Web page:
To build or not to build? Highrise developers rethink projects in face of soaring costs

Isabella Street project
Minto Group is taking a wait-and-see approach to its proposal to build a 16-storey residential highrise on Isabella Street in the Glebe. Image courtesy Minto

In the wake of Claridge’s decision to pull the plug on a proposed Hintonburg condo tower, local developers say it likely won’t be the only multi-residential project on the chopping block in Ottawa as soaring costs prompt builders to think twice about launching new projects.

Claridge made headlines last month when it announced it was cancelling its 30-storey highrise planned for 1040 Somerset St. W. near the Bayview LRT station. 

Despite offering unobstructed views of the Ottawa River and boasting “luxurious, sophisticated design,” the building wasn’t generating enough pre-sales to make the project financially viable, Claridge chief financial officer Neil Malhotra recently told OBJ.

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“The market was not prepared to pay the price that it would take to make that particular project work,” the veteran executive said, adding it was the first time in his 22 years with the firm that it has scrapped a planned build. 

“That is probably not going to be an uncommon story for the next little while.”

Developers say a number of factors are causing them to re-evaluate their plans for major multi-residential housing projects, particularly inside the Greenbelt.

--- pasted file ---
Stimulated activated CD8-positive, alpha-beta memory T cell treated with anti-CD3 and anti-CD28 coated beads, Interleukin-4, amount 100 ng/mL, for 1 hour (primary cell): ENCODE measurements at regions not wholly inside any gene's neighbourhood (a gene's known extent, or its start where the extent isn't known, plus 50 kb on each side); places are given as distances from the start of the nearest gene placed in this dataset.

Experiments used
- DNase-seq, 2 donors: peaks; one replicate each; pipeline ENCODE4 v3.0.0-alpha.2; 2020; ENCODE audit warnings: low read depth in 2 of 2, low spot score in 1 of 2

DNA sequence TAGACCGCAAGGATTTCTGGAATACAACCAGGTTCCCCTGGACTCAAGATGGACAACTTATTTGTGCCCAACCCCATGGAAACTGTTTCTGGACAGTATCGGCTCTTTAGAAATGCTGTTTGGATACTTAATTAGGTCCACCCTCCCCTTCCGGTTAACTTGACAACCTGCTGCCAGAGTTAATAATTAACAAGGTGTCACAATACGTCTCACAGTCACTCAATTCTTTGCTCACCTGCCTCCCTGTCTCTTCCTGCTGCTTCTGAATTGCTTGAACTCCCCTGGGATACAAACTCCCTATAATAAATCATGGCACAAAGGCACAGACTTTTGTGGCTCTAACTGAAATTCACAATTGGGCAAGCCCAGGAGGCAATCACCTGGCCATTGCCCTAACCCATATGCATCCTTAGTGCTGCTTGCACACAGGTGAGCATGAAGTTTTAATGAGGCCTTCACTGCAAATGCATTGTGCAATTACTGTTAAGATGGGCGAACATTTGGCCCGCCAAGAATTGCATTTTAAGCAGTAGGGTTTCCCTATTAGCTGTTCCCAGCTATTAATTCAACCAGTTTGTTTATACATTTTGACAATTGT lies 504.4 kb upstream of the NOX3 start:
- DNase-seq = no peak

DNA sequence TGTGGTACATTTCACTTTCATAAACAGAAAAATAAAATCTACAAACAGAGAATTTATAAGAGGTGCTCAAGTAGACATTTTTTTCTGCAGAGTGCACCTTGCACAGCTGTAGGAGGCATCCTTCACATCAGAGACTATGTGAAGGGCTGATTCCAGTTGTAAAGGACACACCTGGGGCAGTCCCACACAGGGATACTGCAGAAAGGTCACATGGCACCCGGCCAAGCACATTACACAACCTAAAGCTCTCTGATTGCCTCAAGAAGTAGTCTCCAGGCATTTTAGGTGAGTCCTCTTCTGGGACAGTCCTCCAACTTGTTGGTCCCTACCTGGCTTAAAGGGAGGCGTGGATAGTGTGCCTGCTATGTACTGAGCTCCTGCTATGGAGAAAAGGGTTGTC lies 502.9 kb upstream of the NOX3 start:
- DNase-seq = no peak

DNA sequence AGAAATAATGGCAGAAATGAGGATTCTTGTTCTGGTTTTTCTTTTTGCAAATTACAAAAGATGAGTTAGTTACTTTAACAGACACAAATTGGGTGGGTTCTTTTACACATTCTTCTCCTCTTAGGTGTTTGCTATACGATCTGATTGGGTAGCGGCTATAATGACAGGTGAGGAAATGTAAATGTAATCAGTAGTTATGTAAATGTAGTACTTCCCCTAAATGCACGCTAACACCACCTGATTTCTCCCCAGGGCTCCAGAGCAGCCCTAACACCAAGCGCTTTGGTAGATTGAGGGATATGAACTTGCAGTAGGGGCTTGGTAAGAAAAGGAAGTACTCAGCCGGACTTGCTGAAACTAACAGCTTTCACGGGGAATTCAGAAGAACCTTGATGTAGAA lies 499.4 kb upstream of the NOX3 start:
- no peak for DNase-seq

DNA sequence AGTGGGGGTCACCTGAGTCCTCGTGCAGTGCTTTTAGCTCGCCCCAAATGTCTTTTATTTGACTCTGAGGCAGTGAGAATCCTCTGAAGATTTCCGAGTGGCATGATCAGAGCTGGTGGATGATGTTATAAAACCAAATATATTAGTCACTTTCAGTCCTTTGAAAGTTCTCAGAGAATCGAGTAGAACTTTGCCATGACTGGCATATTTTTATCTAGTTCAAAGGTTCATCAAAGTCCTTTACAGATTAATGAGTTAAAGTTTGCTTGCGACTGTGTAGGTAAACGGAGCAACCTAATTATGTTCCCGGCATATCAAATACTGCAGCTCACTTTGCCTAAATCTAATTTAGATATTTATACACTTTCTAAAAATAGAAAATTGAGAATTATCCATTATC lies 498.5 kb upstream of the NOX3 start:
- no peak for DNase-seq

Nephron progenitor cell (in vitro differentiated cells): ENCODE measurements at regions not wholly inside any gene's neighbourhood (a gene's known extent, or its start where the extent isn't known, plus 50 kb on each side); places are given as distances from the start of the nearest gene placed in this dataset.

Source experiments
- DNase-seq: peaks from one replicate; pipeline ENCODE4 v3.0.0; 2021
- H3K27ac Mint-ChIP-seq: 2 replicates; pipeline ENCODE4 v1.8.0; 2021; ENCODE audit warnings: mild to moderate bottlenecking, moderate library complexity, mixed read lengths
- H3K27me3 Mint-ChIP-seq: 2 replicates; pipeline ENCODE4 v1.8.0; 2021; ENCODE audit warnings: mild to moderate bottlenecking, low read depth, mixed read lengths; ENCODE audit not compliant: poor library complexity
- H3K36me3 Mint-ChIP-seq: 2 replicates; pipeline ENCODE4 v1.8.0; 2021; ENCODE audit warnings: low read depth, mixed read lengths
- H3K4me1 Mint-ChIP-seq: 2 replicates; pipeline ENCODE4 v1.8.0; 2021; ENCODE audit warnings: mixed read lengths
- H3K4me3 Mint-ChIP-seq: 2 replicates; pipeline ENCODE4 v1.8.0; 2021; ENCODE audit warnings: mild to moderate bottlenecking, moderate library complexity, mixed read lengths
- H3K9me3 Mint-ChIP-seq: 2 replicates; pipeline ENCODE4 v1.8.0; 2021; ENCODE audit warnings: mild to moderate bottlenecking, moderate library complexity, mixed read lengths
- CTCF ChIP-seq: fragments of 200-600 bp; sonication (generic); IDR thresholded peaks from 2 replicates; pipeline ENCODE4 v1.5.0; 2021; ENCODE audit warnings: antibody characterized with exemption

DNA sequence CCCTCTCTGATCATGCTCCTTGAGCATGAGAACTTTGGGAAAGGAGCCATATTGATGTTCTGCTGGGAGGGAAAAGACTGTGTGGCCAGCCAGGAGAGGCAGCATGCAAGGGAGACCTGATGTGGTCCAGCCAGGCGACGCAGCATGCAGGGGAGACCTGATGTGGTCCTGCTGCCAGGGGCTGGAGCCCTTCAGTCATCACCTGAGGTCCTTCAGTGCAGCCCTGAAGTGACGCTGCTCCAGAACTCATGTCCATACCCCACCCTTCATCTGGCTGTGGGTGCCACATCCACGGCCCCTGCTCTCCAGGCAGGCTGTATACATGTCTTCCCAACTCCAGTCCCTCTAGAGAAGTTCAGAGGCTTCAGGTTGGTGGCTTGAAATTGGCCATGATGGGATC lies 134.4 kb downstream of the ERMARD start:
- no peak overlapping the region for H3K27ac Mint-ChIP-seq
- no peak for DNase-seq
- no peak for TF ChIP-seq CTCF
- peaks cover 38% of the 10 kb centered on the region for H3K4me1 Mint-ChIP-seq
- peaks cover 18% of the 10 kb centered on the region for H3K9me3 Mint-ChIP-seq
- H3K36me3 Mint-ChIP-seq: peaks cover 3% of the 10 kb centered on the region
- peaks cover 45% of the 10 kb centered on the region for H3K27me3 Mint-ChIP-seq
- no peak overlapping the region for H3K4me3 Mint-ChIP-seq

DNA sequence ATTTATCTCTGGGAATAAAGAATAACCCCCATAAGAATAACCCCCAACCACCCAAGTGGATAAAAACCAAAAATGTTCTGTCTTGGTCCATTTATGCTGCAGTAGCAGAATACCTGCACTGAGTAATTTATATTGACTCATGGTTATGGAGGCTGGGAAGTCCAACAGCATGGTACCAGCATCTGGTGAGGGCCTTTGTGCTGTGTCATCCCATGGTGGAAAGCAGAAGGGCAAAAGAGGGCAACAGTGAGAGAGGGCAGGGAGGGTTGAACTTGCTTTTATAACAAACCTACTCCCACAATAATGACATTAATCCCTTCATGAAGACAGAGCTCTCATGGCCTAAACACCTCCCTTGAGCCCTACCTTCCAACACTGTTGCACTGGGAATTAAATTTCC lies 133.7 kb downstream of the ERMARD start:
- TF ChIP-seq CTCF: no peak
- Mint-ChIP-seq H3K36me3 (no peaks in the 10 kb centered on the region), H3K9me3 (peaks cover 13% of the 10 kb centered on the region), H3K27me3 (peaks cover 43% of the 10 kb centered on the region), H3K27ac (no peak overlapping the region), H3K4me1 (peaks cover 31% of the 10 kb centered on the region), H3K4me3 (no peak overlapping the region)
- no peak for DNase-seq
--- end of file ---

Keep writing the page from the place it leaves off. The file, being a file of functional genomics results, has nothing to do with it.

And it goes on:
Malhotra said steadily rising interest rates, rampant inflation that’s driven up material costs and a new bylaw that hikes the fees developers pay to the city in lieu of parkland at highrise building sites are all making it less affordable to build highrise condos and apartments.

The previous parkland bylaw required developers to reserve 10 per cent of the land at new apartments and condos for parks or pay the city cash-in-lieu if the mandated green space was not available.

Cash payouts rise

The revamped bylaw recently approved by council raises the cash payout to 25 per cent of the land’s value for highrises of 10 storeys or more, while the charge is 10 per cent of the land value in subdivisions. 

Malhotra and other developers say those additional charges are a big reason why construction costs for projects like the now-defunct Claridge Hintonburg are skyrocketing by $100 per square foot and more – enough to add tens of thousands of dollars to the price of some units.

“The city is doing everything it can to make transit-oriented development the most expensive place you can live in the city,” Malhotra said, noting Claridge had sold only about 20 per cent of the Hintonburg project’s planned 262 units since they went on the market in June 2021.

“There’s just a lot of headwinds that are making us re-evaluate future projects to determine if they are going to be a go or not.”

Minto Group president Brent Strachan calls the increased fees a “disincentive to development,” adding they’re just one major economic hurdle developers are currently facing.

“It really makes the numbers hard to work,” Strachan said. “That, on top of the hard cost escalations and labour challenges, there’s just a lot of headwinds that are making us re-evaluate future projects to determine if they are going to be a go or not.”